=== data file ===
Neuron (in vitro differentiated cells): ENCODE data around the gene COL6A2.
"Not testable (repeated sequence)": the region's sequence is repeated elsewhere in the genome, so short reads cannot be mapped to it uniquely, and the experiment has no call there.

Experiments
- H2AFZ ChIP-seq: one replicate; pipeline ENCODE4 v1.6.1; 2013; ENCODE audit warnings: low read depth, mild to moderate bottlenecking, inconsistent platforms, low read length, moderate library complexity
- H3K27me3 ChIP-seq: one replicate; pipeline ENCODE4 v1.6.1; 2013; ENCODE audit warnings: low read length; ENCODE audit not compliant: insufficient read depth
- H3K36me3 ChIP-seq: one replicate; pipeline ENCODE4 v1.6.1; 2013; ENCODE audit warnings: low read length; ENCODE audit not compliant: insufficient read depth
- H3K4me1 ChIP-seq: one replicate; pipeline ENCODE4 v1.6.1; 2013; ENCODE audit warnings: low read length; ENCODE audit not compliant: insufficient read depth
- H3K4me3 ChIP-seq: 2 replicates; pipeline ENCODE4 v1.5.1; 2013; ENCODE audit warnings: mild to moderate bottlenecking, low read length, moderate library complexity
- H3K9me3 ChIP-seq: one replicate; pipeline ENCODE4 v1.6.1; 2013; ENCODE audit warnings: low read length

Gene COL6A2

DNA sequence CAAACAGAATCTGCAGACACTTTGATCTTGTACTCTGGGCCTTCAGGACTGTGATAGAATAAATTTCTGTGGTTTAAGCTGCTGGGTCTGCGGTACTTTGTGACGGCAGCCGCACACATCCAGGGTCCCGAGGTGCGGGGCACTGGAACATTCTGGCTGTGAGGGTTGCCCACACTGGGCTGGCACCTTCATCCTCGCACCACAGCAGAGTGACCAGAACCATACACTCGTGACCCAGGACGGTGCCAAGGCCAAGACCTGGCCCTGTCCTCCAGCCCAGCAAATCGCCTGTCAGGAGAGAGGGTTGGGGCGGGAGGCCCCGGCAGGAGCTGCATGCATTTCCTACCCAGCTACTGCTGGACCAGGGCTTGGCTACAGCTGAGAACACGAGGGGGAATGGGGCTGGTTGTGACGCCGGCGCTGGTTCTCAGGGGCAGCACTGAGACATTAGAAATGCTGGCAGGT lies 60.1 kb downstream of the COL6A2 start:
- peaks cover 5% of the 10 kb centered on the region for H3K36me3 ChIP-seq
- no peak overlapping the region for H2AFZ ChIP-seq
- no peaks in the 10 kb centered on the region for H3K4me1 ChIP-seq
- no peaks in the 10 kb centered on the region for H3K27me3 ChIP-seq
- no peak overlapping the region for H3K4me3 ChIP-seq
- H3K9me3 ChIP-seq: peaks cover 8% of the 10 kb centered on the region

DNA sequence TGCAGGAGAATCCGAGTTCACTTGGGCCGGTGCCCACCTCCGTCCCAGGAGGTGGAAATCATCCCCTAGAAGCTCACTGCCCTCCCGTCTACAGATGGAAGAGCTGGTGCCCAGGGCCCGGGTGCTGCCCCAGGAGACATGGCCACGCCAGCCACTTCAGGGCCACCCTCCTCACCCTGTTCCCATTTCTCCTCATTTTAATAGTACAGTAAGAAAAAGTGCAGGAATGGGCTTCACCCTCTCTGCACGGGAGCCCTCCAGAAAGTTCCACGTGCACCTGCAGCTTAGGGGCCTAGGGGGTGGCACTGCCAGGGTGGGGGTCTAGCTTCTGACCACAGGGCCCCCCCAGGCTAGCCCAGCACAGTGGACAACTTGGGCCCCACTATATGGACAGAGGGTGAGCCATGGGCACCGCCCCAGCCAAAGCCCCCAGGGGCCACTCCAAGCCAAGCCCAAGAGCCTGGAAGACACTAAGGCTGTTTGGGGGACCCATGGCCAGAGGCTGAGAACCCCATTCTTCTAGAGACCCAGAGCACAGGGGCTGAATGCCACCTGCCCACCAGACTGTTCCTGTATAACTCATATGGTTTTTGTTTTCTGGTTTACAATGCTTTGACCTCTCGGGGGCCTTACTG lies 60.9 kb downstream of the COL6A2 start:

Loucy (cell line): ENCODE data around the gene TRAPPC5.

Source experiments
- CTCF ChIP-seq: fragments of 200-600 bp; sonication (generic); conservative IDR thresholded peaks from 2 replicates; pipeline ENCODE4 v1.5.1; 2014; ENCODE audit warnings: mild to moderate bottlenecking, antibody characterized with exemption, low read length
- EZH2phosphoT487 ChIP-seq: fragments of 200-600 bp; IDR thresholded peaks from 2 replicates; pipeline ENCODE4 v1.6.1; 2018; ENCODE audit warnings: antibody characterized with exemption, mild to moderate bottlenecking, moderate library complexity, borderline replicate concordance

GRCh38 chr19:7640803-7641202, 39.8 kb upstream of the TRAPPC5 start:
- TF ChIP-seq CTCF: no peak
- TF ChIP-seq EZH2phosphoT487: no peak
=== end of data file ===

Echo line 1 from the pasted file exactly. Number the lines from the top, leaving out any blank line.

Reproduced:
Neuron (in vitro differentiated cells): ENCODE data around the gene COL6A2.